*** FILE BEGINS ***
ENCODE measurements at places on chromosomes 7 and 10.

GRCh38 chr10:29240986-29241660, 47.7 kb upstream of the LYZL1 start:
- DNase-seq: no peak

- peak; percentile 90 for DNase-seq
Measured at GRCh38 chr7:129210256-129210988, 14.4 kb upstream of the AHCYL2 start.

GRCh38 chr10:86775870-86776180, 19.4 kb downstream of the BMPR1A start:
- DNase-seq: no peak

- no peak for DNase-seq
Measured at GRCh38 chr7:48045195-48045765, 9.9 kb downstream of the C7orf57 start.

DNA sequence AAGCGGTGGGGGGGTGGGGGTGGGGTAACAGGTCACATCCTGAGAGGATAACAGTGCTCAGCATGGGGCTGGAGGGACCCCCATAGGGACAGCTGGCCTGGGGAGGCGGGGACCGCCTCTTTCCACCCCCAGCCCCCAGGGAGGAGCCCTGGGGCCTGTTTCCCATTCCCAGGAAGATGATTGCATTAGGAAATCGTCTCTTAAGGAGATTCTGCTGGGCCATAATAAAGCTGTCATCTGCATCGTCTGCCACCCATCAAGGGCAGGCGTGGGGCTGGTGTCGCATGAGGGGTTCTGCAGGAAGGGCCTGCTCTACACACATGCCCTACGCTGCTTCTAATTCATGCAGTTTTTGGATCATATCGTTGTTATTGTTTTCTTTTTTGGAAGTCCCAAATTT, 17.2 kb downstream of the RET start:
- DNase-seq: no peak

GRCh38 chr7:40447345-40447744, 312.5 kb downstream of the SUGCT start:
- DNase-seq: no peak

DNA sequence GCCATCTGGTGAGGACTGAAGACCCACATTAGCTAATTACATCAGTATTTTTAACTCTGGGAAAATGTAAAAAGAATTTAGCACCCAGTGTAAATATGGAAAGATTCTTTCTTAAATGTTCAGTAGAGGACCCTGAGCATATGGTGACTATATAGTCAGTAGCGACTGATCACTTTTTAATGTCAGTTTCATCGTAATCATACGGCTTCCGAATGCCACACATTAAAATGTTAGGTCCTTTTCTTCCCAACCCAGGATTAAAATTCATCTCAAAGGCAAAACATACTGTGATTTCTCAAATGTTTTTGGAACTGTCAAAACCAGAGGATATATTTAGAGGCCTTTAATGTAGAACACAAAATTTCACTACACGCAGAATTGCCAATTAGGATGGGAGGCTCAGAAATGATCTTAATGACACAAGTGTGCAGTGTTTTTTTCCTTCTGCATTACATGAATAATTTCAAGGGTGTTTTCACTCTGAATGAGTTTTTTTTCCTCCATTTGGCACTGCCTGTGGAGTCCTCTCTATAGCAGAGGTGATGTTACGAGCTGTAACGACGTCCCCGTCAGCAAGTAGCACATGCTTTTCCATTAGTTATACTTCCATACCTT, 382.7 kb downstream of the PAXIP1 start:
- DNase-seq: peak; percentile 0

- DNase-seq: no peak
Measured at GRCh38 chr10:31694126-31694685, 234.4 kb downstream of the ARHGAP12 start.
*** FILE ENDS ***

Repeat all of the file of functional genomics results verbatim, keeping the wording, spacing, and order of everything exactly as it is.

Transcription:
ENCODE measurements at places on chromosomes 7 and 10.

GRCh38 chr10:29240986-29241660, 47.7 kb upstream of the LYZL1 start:
- DNase-seq: no peak

- peak; percentile 90 for DNase-seq
Measured at GRCh38 chr7:129210256-129210988, 14.4 kb upstream of the AHCYL2 start.

GRCh38 chr10:86775870-86776180, 19.4 kb downstream of the BMPR1A start:
- DNase-seq: no peak

- no peak for DNase-seq
Measured at GRCh38 chr7:48045195-48045765, 9.9 kb downstream of the C7orf57 start.

DNA sequence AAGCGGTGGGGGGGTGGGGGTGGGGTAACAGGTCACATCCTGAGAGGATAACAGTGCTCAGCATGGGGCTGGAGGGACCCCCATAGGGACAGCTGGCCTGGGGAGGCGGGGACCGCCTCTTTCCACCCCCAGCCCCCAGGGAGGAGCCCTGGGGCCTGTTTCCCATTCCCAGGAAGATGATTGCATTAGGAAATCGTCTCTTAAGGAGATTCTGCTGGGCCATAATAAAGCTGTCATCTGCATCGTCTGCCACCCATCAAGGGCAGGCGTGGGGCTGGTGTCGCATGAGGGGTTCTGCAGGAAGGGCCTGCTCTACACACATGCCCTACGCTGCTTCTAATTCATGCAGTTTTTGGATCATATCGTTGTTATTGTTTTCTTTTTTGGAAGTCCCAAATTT, 17.2 kb downstream of the RET start:
- DNase-seq: no peak

GRCh38 chr7:40447345-40447744, 312.5 kb downstream of the SUGCT start:
- DNase-seq: no peak

DNA sequence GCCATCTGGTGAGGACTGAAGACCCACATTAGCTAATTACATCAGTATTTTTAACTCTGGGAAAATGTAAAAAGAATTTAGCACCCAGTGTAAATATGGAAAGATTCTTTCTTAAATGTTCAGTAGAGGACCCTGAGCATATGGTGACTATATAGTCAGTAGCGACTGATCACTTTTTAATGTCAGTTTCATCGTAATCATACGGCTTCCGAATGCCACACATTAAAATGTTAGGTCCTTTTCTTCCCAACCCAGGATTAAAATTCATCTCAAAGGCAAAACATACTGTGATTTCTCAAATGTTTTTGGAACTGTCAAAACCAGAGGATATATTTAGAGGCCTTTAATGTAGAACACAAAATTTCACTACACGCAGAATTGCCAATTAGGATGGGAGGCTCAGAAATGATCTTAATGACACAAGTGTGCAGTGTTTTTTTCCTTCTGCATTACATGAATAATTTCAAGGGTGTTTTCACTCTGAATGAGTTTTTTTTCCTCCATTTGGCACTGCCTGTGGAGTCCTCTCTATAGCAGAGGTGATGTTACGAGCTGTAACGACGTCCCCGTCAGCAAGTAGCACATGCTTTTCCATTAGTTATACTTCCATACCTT, 382.7 kb downstream of the PAXIP1 start:
- DNase-seq: peak; percentile 0

- DNase-seq: no peak
Measured at GRCh38 chr10:31694126-31694685, 234.4 kb downstream of the ARHGAP12 start.